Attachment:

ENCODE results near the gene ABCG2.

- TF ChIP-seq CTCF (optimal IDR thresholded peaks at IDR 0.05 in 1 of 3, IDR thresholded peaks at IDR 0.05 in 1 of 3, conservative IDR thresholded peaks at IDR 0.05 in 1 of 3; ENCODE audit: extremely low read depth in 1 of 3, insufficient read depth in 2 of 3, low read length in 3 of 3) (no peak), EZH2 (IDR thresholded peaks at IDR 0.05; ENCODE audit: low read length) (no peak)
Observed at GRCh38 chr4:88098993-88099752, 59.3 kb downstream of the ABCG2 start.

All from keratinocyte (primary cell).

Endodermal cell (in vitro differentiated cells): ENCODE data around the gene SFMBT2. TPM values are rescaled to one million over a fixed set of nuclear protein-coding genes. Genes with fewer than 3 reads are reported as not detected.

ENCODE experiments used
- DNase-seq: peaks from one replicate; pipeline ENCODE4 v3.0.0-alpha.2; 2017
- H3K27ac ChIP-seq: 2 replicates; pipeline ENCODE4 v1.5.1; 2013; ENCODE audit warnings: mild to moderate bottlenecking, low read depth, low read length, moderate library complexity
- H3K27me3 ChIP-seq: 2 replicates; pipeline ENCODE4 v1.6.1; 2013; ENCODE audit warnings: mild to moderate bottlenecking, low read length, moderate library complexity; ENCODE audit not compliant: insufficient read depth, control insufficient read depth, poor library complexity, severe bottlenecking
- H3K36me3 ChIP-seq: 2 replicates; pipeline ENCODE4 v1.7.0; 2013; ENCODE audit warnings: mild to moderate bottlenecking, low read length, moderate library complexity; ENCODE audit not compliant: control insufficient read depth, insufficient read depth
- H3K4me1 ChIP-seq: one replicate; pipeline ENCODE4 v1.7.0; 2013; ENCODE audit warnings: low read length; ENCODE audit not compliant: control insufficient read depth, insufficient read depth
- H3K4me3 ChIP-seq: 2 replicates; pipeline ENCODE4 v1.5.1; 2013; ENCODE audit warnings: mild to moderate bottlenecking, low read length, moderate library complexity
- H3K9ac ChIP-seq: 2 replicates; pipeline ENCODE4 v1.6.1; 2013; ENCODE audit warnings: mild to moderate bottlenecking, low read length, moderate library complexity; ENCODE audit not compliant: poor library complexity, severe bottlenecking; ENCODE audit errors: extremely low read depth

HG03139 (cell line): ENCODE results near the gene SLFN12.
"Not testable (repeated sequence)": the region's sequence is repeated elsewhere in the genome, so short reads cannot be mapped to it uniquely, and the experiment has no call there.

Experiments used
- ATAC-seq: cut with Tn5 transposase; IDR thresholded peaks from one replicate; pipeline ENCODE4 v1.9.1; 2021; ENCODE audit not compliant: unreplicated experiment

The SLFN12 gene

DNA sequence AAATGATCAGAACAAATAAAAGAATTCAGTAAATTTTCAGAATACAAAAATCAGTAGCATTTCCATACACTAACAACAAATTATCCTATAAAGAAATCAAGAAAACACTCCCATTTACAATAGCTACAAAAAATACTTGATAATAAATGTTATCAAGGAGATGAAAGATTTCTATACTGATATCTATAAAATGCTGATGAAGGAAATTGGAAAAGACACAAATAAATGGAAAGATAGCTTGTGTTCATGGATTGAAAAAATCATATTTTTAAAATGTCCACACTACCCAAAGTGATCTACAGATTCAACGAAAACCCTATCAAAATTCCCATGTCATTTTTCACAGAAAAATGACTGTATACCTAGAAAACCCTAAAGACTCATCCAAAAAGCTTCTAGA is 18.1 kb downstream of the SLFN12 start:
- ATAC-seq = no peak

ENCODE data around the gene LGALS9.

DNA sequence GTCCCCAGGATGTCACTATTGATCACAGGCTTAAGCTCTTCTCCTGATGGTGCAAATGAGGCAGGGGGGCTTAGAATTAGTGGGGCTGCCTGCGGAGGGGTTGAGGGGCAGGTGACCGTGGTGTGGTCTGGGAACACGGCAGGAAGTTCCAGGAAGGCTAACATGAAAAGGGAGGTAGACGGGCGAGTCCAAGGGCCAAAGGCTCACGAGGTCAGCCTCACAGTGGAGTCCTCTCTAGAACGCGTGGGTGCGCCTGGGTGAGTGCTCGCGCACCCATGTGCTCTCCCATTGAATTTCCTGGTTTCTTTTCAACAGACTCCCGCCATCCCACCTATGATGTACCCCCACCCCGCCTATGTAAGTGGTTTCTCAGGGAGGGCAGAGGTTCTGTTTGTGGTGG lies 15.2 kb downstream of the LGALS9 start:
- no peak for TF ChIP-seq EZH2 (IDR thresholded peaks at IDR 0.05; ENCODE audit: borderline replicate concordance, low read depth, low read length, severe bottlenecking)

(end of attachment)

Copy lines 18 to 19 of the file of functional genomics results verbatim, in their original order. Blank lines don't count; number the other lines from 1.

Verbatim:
The SLFN12 gene

DNA sequence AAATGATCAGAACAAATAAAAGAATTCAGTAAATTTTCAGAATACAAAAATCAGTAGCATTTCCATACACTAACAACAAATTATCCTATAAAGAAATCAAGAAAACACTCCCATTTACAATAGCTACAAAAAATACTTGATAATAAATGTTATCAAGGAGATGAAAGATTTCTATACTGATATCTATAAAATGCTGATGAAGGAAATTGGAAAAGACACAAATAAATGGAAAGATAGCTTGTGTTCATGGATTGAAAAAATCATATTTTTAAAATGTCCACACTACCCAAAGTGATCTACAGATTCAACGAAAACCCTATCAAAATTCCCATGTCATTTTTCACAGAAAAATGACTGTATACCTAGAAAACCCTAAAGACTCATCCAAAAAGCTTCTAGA is 18.1 kb downstream of the SLFN12 start: